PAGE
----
Early intervention ‘would save £2bn by 2020’

6 May 15
A coalition of more than 50 charities, think-tanks and public finance experts has called for the next government to prioritise investment in early intervention programmes in a bid to unlock savings of nearly £2bn by 2020.

The group, which included CIPFA chief executive Rob Whiteman, Children’s Commissioner for England Anne Longfield and NSPCC chief executive Peter Wanless, has issued an open letter calling on early intervention spending to be prioritised to both help children and boost the economy.

Early intervention programmes are focused on taking action as soon as possible to help children, young people and families who are suffering from neglect and deprivation to avoid picking up the costs later in life. They are mainly aimed at people aged up to 18, with high-profile examples including Sure Start children’s centres and primary schools that improve children’s social and emotional skills.

Early Intervention Foundation chief executive Carey Oppenheim, who also signed the today’s letter, said such schemes were crucial amid the tight public spending constraints planned in the next parliament.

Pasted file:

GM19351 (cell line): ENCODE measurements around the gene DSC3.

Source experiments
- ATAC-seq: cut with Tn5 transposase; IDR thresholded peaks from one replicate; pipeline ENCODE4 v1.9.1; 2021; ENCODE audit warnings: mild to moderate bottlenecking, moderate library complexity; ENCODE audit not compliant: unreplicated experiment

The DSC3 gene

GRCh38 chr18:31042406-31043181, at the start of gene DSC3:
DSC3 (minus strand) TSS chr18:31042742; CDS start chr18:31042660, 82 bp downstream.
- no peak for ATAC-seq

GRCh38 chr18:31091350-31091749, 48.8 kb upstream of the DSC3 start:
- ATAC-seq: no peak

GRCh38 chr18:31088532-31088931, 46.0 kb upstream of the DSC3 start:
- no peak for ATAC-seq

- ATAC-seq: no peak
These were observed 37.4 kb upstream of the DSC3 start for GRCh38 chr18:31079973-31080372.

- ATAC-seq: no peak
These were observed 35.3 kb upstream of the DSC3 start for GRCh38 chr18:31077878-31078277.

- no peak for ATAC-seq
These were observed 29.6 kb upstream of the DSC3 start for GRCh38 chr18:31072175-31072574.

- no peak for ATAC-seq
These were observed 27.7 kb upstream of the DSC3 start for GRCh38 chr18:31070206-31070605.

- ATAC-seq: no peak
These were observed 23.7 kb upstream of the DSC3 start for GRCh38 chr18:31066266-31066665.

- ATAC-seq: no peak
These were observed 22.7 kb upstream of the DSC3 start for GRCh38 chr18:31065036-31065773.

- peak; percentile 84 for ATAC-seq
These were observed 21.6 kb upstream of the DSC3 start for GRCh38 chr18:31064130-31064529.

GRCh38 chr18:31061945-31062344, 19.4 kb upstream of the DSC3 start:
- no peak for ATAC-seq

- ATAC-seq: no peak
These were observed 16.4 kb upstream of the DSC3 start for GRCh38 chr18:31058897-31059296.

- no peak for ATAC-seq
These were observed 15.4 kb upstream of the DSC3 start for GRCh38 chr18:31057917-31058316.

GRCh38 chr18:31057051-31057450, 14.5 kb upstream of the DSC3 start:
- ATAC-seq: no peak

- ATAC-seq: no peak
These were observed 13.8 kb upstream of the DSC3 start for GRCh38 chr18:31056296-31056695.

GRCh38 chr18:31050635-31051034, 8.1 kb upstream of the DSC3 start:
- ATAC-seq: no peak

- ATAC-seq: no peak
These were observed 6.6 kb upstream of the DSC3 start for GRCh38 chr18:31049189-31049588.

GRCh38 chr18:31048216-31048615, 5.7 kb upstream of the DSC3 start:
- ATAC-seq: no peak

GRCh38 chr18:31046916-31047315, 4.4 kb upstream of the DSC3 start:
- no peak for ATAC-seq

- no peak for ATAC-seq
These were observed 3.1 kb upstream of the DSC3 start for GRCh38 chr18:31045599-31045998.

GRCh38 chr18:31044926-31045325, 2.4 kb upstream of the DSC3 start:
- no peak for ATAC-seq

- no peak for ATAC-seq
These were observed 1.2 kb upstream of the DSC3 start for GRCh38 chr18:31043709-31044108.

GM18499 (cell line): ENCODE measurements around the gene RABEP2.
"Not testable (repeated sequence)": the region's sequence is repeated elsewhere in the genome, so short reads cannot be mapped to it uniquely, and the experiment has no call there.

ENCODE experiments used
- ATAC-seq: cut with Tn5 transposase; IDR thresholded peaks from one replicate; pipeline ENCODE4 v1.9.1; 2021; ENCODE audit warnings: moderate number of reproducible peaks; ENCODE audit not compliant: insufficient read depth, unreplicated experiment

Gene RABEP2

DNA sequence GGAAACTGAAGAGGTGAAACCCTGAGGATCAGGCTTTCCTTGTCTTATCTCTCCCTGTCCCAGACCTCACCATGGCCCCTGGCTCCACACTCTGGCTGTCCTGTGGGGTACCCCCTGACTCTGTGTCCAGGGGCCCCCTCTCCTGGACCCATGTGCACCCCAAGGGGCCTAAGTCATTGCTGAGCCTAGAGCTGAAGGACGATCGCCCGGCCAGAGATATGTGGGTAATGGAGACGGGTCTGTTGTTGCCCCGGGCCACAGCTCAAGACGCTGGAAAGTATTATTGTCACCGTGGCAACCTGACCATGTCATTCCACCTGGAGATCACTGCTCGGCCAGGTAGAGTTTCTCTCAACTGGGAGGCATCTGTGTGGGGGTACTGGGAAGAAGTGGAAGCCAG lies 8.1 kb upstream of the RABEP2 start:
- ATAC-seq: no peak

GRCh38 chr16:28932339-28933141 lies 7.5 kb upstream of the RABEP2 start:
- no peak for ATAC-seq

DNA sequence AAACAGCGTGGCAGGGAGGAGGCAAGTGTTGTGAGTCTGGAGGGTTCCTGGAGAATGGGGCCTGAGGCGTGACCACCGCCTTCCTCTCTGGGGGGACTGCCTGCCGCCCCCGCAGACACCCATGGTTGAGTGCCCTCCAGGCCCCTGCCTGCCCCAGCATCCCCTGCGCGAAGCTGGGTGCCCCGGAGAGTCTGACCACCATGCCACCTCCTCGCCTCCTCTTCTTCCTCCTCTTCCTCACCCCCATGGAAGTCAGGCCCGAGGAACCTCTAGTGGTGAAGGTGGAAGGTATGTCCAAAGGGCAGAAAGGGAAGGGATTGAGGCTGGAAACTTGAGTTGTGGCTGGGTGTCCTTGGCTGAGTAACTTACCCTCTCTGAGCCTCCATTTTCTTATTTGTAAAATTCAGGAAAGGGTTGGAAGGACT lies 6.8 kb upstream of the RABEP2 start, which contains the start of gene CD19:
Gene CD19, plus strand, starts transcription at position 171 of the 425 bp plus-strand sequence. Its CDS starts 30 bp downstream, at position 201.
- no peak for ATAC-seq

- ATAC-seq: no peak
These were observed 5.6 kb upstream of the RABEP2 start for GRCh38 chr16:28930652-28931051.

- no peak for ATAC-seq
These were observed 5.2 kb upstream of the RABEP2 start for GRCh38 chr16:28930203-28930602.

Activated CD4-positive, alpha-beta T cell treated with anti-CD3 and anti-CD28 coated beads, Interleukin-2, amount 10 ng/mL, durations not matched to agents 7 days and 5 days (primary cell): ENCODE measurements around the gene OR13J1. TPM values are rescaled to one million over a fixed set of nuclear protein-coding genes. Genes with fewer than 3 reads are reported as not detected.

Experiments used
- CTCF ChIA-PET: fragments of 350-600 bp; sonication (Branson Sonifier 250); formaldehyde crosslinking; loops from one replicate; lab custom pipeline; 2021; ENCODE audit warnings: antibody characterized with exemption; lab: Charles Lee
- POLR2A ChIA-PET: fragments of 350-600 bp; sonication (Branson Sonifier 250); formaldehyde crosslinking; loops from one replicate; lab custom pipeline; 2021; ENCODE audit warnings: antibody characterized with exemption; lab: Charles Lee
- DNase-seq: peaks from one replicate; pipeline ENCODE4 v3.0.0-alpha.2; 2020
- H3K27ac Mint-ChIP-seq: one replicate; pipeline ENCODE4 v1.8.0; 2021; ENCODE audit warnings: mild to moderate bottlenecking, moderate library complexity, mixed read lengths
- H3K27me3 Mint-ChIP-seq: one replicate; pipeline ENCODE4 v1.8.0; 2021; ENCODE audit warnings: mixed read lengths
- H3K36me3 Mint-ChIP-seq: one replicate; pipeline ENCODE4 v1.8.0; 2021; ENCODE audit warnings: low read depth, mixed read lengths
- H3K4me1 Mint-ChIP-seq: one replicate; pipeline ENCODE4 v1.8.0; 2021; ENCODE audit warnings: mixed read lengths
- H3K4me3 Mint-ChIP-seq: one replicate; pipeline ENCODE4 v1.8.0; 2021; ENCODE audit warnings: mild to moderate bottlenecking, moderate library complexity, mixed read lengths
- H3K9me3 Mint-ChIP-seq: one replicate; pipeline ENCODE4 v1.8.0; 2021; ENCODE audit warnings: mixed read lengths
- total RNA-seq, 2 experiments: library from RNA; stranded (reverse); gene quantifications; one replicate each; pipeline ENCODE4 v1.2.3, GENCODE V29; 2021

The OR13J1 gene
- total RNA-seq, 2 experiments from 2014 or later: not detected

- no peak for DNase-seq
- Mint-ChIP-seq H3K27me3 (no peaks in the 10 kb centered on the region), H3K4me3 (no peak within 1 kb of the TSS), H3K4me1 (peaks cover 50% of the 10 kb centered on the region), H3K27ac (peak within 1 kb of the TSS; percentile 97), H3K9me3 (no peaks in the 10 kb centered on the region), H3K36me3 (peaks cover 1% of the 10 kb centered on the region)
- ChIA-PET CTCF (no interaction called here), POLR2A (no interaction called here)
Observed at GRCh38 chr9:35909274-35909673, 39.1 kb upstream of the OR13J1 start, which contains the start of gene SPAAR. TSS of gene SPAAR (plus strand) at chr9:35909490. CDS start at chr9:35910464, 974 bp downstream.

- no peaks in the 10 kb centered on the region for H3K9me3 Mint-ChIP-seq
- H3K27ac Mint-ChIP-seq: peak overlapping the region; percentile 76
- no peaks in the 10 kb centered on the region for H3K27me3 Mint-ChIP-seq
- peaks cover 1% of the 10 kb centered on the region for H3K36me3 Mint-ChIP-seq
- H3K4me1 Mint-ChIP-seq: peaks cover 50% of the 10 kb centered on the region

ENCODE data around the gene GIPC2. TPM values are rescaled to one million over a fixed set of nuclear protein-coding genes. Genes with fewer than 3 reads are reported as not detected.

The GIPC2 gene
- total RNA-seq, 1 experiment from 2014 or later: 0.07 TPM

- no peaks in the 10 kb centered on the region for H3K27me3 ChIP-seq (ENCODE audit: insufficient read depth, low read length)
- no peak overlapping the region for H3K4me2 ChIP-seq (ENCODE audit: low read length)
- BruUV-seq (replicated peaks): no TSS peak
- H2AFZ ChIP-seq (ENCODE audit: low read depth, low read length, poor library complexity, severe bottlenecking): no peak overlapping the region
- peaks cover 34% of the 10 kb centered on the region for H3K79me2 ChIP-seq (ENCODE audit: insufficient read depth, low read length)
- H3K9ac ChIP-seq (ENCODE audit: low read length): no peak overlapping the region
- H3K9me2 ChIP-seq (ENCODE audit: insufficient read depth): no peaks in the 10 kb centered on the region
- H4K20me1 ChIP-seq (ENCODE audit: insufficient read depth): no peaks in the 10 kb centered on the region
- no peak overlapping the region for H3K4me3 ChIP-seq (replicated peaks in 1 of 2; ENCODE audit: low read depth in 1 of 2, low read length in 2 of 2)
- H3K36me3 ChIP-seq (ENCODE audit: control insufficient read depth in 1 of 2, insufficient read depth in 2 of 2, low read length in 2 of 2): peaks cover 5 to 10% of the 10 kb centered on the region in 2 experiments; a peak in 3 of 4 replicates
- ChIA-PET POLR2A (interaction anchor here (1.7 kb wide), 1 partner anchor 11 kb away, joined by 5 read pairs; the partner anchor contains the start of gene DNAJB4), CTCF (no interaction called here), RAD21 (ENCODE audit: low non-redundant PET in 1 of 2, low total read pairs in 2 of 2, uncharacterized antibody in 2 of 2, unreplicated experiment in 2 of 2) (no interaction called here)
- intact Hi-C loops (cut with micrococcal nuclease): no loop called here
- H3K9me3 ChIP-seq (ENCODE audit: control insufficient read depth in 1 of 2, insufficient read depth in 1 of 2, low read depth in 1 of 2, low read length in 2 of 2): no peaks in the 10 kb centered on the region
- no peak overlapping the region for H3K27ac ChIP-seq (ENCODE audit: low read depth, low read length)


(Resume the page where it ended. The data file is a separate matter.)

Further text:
The EIF has previously estimated almost £17bn a year is spent on late interventions, and forecast that 10% of this spending could be saved by 2020 with more effective and earlier services.

Oppenheim said politicians needed to be told that ‘prioritising and investing in early intervention will not only save money but will give a generation of children, young people and their families the best chance of thriving’.

She added: ‘The main political parties have rightly emphasised the need for early intervention and prevention in their manifestos and elsewhere. This indicates a serious cross-party commitment to shifting spending from late to early, which should be a key priority for whatever government is elected or formed next week.

‘A long-term national commitment is needed to shift our public services away from picking up the pieces from the harmful and costly consequences of failure. To do this requires a different way of working – one which is built around the wellbeing of children and families rather than separate departments, funding streams and working in silos. We also need to use the best available evidence, focusing resources on support that actually makes a difference.’

Making prevention and early intervention a key theme of the next spending review was highlighted as a key priority.

This should include shifting funding from areas of inefficient spending into a dedicated and ring-fenced Early Intervention Investment Fund across the next parliament, in a bid to unlock the 10% savings by the end of the decade.

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